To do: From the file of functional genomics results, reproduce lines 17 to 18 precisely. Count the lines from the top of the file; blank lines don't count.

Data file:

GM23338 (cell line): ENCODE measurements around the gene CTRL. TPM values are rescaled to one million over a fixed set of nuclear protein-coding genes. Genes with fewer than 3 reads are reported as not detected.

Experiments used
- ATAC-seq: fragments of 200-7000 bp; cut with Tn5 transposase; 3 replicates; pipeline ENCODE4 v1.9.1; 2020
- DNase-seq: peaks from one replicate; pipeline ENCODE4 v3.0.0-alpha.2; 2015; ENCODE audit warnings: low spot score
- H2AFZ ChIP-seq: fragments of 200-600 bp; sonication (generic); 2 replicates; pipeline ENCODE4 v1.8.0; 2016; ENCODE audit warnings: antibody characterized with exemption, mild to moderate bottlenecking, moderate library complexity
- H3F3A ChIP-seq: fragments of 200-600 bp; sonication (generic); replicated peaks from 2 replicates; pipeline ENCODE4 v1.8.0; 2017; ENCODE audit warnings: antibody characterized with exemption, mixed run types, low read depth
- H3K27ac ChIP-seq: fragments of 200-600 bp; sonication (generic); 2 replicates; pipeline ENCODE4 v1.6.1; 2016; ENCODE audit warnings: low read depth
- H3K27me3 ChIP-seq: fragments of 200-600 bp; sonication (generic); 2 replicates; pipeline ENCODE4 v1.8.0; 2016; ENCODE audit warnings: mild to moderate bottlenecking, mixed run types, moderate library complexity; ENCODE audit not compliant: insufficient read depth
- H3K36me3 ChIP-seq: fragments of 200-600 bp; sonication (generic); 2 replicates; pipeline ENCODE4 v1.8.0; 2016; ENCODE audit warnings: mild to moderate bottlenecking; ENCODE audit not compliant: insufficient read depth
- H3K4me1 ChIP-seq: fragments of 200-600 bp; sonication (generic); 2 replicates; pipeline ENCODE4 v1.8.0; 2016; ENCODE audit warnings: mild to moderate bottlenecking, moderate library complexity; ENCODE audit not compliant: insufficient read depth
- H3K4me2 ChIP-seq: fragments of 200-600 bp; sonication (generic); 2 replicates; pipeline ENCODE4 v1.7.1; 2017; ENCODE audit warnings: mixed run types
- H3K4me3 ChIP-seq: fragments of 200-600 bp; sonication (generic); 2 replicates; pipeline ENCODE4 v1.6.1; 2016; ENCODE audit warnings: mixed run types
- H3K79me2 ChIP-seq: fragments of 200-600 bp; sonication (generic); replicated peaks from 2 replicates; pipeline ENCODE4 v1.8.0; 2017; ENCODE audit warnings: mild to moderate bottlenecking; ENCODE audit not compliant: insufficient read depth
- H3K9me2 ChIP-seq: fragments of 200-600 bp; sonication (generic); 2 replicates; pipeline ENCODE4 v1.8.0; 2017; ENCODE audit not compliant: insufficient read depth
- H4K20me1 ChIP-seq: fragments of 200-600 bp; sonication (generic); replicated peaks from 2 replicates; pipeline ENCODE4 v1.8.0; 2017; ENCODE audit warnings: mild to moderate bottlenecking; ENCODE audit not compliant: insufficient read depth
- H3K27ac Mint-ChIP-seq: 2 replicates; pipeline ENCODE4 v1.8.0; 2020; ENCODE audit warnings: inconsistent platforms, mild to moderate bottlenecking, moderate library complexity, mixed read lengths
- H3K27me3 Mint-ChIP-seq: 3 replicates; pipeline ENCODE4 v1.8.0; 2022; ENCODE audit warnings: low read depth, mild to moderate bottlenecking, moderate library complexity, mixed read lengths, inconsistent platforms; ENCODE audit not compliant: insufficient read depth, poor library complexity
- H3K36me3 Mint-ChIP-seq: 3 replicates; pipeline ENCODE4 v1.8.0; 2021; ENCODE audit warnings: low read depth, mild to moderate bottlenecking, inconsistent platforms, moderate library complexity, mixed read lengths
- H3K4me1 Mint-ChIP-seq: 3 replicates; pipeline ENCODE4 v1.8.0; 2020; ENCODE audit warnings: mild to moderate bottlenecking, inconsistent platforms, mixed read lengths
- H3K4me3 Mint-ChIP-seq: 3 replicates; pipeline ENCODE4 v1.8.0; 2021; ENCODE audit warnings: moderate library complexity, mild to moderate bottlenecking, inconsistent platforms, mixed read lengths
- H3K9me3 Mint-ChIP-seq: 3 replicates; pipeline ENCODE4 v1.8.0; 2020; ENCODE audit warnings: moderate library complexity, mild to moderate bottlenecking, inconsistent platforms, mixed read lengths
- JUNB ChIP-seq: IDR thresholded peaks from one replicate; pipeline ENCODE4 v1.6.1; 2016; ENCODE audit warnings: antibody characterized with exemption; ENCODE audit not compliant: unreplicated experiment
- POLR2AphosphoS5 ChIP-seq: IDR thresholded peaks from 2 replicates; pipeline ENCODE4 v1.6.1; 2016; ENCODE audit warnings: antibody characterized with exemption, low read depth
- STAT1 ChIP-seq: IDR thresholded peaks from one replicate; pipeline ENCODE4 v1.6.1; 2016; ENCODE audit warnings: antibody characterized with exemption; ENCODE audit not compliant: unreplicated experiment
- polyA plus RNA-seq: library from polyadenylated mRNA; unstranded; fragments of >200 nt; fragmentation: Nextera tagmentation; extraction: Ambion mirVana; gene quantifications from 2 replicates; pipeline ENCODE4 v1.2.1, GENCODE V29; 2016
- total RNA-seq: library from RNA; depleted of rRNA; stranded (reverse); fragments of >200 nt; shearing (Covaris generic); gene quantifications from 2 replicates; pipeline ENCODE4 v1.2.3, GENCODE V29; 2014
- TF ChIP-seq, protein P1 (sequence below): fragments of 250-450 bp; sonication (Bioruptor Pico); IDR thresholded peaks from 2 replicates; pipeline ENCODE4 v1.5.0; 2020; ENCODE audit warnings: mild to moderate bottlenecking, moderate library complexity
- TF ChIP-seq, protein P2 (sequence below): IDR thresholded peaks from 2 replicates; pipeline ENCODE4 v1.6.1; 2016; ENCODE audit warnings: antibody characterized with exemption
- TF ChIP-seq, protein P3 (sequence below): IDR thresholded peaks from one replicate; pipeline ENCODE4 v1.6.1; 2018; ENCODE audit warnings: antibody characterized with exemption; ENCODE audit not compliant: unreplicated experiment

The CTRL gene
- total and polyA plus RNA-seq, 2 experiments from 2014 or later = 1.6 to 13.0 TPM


- H3K27me3 Mint-ChIP-seq: 3 replicates; pipeline ENCODE4 v1.8.0; 2022; ENCODE audit warnings: low read depth, mild to moderate bottlenecking, moderate library complexity, mixed read lengths, inconsistent platforms; ENCODE audit not compliant: insufficient read depth, poor library complexity
- H3K36me3 Mint-ChIP-seq: 3 replicates; pipeline ENCODE4 v1.8.0; 2021; ENCODE audit warnings: low read depth, mild to moderate bottlenecking, inconsistent platforms, moderate library complexity, mixed read lengths